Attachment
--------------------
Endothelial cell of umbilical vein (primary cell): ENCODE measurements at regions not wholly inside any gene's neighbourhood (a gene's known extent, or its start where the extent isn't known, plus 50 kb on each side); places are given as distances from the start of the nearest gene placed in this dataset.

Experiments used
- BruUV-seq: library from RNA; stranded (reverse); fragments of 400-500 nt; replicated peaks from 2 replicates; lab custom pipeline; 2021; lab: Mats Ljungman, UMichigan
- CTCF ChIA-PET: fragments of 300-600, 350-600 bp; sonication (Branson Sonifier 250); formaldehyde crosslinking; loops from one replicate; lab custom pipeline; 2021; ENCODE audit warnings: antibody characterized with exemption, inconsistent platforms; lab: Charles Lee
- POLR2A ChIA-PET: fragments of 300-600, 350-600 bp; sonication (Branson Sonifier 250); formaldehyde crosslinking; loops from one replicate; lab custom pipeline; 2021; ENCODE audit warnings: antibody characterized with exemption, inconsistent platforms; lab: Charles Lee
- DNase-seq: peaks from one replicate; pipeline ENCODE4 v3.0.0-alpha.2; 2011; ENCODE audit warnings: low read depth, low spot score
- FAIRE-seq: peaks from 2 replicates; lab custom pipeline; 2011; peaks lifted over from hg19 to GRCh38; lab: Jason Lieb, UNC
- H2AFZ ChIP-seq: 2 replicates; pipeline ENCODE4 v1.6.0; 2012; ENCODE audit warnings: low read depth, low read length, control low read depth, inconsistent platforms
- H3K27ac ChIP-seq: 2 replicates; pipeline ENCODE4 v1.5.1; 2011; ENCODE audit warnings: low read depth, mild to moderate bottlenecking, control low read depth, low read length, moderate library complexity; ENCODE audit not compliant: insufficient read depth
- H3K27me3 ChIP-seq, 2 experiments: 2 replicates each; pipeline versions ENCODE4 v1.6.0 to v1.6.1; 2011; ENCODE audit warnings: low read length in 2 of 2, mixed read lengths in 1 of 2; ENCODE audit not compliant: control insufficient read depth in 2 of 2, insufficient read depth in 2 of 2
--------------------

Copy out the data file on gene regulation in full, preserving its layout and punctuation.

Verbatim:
Endothelial cell of umbilical vein (primary cell): ENCODE measurements at regions not wholly inside any gene's neighbourhood (a gene's known extent, or its start where the extent isn't known, plus 50 kb on each side); places are given as distances from the start of the nearest gene placed in this dataset.

Experiments used
- BruUV-seq: library from RNA; stranded (reverse); fragments of 400-500 nt; replicated peaks from 2 replicates; lab custom pipeline; 2021; lab: Mats Ljungman, UMichigan
- CTCF ChIA-PET: fragments of 300-600, 350-600 bp; sonication (Branson Sonifier 250); formaldehyde crosslinking; loops from one replicate; lab custom pipeline; 2021; ENCODE audit warnings: antibody characterized with exemption, inconsistent platforms; lab: Charles Lee
- POLR2A ChIA-PET: fragments of 300-600, 350-600 bp; sonication (Branson Sonifier 250); formaldehyde crosslinking; loops from one replicate; lab custom pipeline; 2021; ENCODE audit warnings: antibody characterized with exemption, inconsistent platforms; lab: Charles Lee
- DNase-seq: peaks from one replicate; pipeline ENCODE4 v3.0.0-alpha.2; 2011; ENCODE audit warnings: low read depth, low spot score
- FAIRE-seq: peaks from 2 replicates; lab custom pipeline; 2011; peaks lifted over from hg19 to GRCh38; lab: Jason Lieb, UNC
- H2AFZ ChIP-seq: 2 replicates; pipeline ENCODE4 v1.6.0; 2012; ENCODE audit warnings: low read depth, low read length, control low read depth, inconsistent platforms
- H3K27ac ChIP-seq: 2 replicates; pipeline ENCODE4 v1.5.1; 2011; ENCODE audit warnings: low read depth, mild to moderate bottlenecking, control low read depth, low read length, moderate library complexity; ENCODE audit not compliant: insufficient read depth
- H3K27me3 ChIP-seq, 2 experiments: 2 replicates each; pipeline versions ENCODE4 v1.6.0 to v1.6.1; 2011; ENCODE audit warnings: low read length in 2 of 2, mixed read lengths in 1 of 2; ENCODE audit not compliant: control insufficient read depth in 2 of 2, insufficient read depth in 2 of 2